Revealed: UK Government has spent almost £150,000 preventing public release of trade deal notes

Revealed: UK Government has spent almost £150,000 preventing public release of trade deal notes

Date: 9 November 2023
Campaigns: Trade

THE UK Government has spent almost £150,000 of taxpayers’ money to date preventing the public release of notes from trade deal talks with the US and other countries, POLITICO reports  in their Morning Trade UK Newsletter.

UK-based campaign group Global Justice Now obtained almost entirely redacted copies of notes from trade talks between the UK and various countries including the US in 2019. The notes caught attention in the 2019 general election campaign when Jeremy Corbyn released unredacted leaked copies of US-UK trade documents.

Global Justice Now has since continued to challenge the government in court over whether redactions in remaining notes meet the government’s Freedom of Information (FOI) obligations, with the latest appeal hearing on Friday 3 November. The outcome of the ongoing tribunals could broaden the scope of what is revealed through future FOI requests, and force transparency around future trade talks carried out post-Brexit.

The UK Government is rumoured to be moving toward a closing of the long-drawn out UK-India trade deal. Health experts and campaigners from across the Global North to South have called measures the UK Government is attempting to push through the deal “another act of global vandalism” which will lead to wholly avoidable deaths. The proposed measures were brought to public attention through previous leaks.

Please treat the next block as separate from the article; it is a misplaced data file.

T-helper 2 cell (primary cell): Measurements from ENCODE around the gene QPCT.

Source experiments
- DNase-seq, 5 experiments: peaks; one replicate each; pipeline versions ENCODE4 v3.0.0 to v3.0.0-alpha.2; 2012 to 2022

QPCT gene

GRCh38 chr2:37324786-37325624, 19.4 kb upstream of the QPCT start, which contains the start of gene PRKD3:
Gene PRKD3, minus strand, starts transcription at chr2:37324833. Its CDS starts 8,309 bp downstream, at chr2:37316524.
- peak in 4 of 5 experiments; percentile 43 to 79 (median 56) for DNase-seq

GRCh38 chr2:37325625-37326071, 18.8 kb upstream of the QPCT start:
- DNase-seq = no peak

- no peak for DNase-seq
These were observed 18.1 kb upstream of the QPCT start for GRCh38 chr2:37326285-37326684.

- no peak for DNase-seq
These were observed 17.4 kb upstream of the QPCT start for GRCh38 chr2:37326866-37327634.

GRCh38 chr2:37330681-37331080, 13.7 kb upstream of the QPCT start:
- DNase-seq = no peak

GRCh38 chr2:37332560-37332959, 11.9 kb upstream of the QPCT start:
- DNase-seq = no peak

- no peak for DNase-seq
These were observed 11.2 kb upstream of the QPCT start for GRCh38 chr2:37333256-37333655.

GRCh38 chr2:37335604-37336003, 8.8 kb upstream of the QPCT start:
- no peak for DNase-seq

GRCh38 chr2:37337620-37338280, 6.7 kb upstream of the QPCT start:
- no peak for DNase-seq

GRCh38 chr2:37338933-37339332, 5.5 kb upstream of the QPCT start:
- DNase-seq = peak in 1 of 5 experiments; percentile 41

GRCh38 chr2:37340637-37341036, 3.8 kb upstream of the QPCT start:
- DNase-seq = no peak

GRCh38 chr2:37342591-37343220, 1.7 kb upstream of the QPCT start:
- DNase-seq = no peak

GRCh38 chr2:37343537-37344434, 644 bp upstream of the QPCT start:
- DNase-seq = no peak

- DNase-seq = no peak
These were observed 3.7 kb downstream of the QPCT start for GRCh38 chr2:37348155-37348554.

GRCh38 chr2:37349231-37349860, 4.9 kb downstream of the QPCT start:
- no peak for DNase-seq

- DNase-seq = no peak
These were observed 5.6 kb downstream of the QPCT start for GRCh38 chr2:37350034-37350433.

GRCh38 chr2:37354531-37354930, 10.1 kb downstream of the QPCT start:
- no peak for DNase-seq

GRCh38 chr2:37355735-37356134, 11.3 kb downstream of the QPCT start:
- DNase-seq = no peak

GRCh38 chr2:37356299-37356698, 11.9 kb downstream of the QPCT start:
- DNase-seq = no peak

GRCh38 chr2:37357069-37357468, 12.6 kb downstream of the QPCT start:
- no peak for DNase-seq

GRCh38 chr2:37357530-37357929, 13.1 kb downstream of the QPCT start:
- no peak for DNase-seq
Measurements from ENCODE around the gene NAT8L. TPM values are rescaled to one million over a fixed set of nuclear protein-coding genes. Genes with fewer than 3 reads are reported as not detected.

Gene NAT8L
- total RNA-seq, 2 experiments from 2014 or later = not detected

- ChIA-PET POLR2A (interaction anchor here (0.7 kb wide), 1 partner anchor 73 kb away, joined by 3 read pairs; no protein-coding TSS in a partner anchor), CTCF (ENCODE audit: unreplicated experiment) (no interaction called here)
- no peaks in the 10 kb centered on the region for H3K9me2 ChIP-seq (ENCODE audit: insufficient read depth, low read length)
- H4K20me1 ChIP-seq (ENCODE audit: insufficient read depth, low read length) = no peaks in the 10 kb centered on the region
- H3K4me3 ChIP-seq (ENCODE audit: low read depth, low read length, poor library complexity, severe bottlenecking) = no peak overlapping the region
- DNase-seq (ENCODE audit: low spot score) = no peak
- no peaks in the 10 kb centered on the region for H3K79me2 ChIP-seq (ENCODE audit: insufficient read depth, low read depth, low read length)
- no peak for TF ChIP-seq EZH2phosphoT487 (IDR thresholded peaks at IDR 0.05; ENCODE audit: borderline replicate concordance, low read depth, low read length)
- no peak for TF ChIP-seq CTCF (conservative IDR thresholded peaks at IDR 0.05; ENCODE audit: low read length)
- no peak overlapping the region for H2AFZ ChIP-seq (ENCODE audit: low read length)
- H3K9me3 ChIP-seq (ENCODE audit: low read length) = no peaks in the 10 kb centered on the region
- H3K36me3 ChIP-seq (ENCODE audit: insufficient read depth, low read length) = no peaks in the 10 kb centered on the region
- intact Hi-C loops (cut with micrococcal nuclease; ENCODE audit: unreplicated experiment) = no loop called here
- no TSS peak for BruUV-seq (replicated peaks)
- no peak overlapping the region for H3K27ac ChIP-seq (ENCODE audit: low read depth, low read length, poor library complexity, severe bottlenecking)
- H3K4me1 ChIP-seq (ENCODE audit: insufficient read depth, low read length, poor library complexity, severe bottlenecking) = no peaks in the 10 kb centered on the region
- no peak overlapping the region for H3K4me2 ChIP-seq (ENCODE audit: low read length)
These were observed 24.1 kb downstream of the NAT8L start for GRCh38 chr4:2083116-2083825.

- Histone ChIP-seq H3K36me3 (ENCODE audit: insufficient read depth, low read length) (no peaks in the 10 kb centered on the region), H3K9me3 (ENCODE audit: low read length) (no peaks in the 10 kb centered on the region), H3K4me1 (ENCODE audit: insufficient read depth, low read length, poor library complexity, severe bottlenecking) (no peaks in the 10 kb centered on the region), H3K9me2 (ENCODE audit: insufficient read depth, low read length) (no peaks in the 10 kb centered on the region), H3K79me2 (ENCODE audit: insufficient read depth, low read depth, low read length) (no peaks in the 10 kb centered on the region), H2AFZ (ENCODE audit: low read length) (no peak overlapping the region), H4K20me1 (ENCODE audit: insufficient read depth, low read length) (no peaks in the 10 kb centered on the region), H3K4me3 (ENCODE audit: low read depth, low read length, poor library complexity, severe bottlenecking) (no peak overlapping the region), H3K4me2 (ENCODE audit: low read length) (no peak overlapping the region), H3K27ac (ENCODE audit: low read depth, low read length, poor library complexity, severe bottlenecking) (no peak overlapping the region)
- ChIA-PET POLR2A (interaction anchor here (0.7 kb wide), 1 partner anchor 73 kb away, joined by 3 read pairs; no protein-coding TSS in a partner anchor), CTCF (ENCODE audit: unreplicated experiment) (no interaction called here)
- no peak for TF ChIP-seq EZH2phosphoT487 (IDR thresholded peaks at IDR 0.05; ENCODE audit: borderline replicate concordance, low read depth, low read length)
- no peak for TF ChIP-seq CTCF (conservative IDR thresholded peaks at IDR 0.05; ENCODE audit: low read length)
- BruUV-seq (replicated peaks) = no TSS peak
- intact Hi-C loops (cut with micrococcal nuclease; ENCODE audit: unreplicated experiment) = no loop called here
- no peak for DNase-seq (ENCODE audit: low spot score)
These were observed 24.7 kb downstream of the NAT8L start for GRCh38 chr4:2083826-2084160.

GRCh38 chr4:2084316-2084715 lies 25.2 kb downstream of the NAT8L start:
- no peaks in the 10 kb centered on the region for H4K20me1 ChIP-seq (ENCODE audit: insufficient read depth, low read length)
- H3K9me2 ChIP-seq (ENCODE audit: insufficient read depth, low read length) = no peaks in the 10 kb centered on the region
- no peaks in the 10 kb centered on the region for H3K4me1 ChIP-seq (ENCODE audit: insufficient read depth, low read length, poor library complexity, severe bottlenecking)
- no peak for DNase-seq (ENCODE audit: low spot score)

The UK Government introduced a Trade Bill in 2017 to enable its independent trade policy following Brexit. However, campaigners have criticised the bill’s lack of provision to make trade policy accountable to Parliament and the wider public, calling the UK’s trade negotiations “opaque” and “undemocratic”.

Nick Dearden, director of Global Justice Now said: “Public scrutiny is the people’s weapon against corporate capture of trade policy. The UK government clearly gets this as it has so far spent nearly £150,000 of taxpayers’ money fighting this case, just to stop us getting basic info about what they’re trading away in our name. But we shouldn’t have to rely on leaks and anonymous media reports to know what’s happening.

“We’ve seen what happens when trade deals are signed in the dark – look at the way Boris Johnson signed on to a deal with Australia that was terrible for farmers, or the way the UK is currently demanding India make changes that would make medicines more expensive for the NHS. Winning this case won’t stop the government being able to push a corporate agenda in trade talks, but it will stop them keeping it a secret until it’s too late to stop. Which ultimately would be more democratic.”

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